Two weeks back, intelligence and law enforcement agencies arrested a student, as suspected terrorist with links to Al Qaeda, from the campus of Punjab University in Lahore. From his room in the University hostel, allegedly under the control of Islami Jamiat-e-Talaba (IJT), photographs of al-Qaeda leaders, along with banned substances and ‘important’ documents were also recovered.
This arrest led to the tracing and arrest of six other members of Al Qaeda in the following week, including several who had received special jihadi training in Miramshah, having expertise in improvised explosive devices and automobile technology. The ‘handler’ (read: leader) was a ‘student’ of the Punjab University, alleged a member of the IJT, living in the university hostels.
At the heels of these developments, two more arrests were made from the University of Engineering and Technology (UET) of suspected Al Qaeda terrorists, also alleged members of the IJT. While the IJT, has been quick to deny that any of these suspects are members of their ‘esteemed’ student group, the open secret has been confessed to by the vice-chancellor of Punjab University (a liberal educationalist, on the ropes in his campaign against the IJT), who has been quoted as saying that Jihadi literature, the NATO jackets and explosive materials have been recovered in different raids at hostel rooms belonging to IJT members.
Who is the IJT? What is their mandate? What kind of influence do they exert over the universities and the student lives? How are they funded? How do they exert such damning influence in our university culture? And why is the university administration so impotent in the face of IJT powers? Does the government have any responsibility to step in and fix this rot of our educational culture? Or should we simply sit quietly at the side, surrendering the hot boiling pots of academic life to a culture of violence and extremism? In a country already at the brink of self-destruction from the menace of religious terrorism, can we allow to turn our student body – the very engine of populist revolutions all across history – into the breeding grounds of intolerance? Or do we – all of us, individually and collectively – have a responsibility and a stake in the issue?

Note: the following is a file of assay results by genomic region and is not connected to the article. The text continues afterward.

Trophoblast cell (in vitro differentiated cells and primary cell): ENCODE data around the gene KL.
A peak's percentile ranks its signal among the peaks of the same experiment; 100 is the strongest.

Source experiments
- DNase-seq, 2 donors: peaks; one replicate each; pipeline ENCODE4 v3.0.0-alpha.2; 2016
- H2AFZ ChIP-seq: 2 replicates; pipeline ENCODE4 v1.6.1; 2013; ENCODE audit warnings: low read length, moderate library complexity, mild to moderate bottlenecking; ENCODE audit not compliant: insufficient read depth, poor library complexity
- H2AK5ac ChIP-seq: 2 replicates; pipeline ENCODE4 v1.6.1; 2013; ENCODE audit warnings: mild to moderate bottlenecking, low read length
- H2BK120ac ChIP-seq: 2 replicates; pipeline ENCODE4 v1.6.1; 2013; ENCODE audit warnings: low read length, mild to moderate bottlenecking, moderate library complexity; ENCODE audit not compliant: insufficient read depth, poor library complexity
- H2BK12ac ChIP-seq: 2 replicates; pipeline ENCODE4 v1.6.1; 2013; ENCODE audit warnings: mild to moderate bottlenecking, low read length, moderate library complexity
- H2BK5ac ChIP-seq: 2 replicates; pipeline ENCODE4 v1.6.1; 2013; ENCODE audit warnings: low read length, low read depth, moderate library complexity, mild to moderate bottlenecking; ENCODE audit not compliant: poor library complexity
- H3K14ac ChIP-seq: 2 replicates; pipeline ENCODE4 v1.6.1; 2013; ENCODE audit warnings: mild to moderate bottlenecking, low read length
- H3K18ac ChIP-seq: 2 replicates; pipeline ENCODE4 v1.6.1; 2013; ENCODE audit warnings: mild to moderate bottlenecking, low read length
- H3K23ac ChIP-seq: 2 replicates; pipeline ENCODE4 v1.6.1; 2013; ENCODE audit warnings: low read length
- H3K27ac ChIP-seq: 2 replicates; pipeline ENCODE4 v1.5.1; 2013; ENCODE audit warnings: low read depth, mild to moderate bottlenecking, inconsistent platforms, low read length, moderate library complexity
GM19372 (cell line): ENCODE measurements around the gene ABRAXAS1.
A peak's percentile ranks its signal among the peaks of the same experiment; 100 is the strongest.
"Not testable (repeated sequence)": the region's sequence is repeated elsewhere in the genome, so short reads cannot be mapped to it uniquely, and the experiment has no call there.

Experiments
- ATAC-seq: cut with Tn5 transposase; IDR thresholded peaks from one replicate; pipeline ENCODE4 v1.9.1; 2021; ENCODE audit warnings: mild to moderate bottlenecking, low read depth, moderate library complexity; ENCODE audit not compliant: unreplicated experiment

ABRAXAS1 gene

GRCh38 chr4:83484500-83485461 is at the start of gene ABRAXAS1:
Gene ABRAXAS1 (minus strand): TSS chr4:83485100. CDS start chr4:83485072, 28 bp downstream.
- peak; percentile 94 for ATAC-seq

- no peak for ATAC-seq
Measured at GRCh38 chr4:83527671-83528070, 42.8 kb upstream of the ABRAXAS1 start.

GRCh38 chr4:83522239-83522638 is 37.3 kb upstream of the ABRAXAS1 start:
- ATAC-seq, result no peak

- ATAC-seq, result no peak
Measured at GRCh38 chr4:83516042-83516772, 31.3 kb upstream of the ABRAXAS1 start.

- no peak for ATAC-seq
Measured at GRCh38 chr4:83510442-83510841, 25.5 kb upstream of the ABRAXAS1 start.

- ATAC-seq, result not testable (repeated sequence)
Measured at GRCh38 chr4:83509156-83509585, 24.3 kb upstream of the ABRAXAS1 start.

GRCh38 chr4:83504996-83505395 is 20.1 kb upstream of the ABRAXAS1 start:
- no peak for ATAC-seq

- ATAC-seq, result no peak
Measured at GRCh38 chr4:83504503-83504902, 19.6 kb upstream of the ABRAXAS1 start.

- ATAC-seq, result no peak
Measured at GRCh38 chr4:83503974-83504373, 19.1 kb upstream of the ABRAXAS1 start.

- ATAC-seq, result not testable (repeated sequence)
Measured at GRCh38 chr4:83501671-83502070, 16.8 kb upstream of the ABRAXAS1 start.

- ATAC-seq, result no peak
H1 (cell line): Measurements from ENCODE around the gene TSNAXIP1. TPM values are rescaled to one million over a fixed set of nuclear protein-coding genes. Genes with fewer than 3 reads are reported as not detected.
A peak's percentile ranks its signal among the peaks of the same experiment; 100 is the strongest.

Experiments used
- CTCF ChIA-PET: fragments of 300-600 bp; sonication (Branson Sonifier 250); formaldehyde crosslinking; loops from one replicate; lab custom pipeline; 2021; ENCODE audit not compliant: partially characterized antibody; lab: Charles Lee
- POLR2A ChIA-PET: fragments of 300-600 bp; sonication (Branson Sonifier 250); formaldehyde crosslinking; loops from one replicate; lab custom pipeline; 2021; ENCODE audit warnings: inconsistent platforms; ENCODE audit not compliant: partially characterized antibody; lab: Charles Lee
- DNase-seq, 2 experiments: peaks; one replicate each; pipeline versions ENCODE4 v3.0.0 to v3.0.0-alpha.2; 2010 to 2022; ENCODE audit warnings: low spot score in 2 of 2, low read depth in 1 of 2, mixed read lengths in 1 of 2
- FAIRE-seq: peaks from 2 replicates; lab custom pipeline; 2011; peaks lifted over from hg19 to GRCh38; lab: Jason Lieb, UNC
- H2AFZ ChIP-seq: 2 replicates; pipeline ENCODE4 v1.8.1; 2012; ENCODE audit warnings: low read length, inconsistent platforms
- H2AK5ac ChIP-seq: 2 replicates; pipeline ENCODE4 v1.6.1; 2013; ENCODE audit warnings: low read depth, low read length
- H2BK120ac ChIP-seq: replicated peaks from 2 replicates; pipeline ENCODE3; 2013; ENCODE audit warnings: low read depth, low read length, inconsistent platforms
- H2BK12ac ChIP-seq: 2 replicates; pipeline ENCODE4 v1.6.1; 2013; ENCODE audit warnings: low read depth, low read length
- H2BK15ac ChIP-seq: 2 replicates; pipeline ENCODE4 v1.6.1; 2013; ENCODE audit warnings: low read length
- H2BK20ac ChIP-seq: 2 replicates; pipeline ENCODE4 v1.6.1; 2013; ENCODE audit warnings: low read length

A brief history first: formed on December 23, 1947, by an initial membership of 25 students, the IJT, as a student body, had three declared objectives: 1) “to organise students in order to serve Islam”, 2) “to produce the fondness of studying Islamic literature in students”, and 3) “to prepare students for certain field for future Islamic society” (as quoted from the website of IJT). Benign in substance and innocuous in theory, the IJT soon grew out of these stated objectives to reach into the nefarious pulse of extremist sentiment.
Having grown to a nationwide organisation by the mid-1950s, the IJT demands expanded to introduction of a complete ‘Islamic education system’ in all universities and colleges. In the years that followed, this demand, fuelled by publication of Jamiat literature and pamphlets, started to take on issues such as opposing military cooperation with the US and peace talks with India, as well as support of religious regimes in Iran, Afghanistan and Arabia. The IJT leadership, in pursuit of these ‘non-academic’ goals, started to periodically visit foreign nations, frequently with a message that was fully discordant with the stance of the government of Pakistan.